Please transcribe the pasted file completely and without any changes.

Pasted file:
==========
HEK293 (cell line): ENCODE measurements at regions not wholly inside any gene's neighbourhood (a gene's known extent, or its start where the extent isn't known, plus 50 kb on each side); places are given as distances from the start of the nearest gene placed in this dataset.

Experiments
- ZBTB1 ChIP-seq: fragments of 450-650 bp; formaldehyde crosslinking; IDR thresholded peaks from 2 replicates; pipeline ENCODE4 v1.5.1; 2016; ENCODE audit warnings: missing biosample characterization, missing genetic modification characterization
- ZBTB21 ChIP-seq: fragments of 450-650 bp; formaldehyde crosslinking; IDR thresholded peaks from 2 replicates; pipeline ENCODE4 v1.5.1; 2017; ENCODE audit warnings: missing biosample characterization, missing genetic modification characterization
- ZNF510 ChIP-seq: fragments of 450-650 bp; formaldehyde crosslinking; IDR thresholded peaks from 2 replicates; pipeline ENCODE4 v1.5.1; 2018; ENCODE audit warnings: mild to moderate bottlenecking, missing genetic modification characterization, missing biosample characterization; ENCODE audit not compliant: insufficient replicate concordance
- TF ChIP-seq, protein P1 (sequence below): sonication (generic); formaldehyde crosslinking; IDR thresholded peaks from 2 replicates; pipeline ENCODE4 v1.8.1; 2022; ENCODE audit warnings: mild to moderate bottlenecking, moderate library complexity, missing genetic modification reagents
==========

HEK293 (cell line): ENCODE measurements at regions not wholly inside any gene's neighbourhood (a gene's known extent, or its start where the extent isn't known, plus 50 kb on each side); places are given as distances from the start of the nearest gene placed in this dataset.

Experiments
- ZBTB1 ChIP-seq: fragments of 450-650 bp; formaldehyde crosslinking; IDR thresholded peaks from 2 replicates; pipeline ENCODE4 v1.5.1; 2016; ENCODE audit warnings: missing biosample characterization, missing genetic modification characterization
- ZBTB21 ChIP-seq: fragments of 450-650 bp; formaldehyde crosslinking; IDR thresholded peaks from 2 replicates; pipeline ENCODE4 v1.5.1; 2017; ENCODE audit warnings: missing biosample characterization, missing genetic modification characterization
- ZNF510 ChIP-seq: fragments of 450-650 bp; formaldehyde crosslinking; IDR thresholded peaks from 2 replicates; pipeline ENCODE4 v1.5.1; 2018; ENCODE audit warnings: mild to moderate bottlenecking, missing genetic modification characterization, missing biosample characterization; ENCODE audit not compliant: insufficient replicate concordance
- TF ChIP-seq, protein P1 (sequence below): sonication (generic); formaldehyde crosslinking; IDR thresholded peaks from 2 replicates; pipeline ENCODE4 v1.8.1; 2022; ENCODE audit warnings: mild to moderate bottlenecking, moderate library complexity, missing genetic modification reagents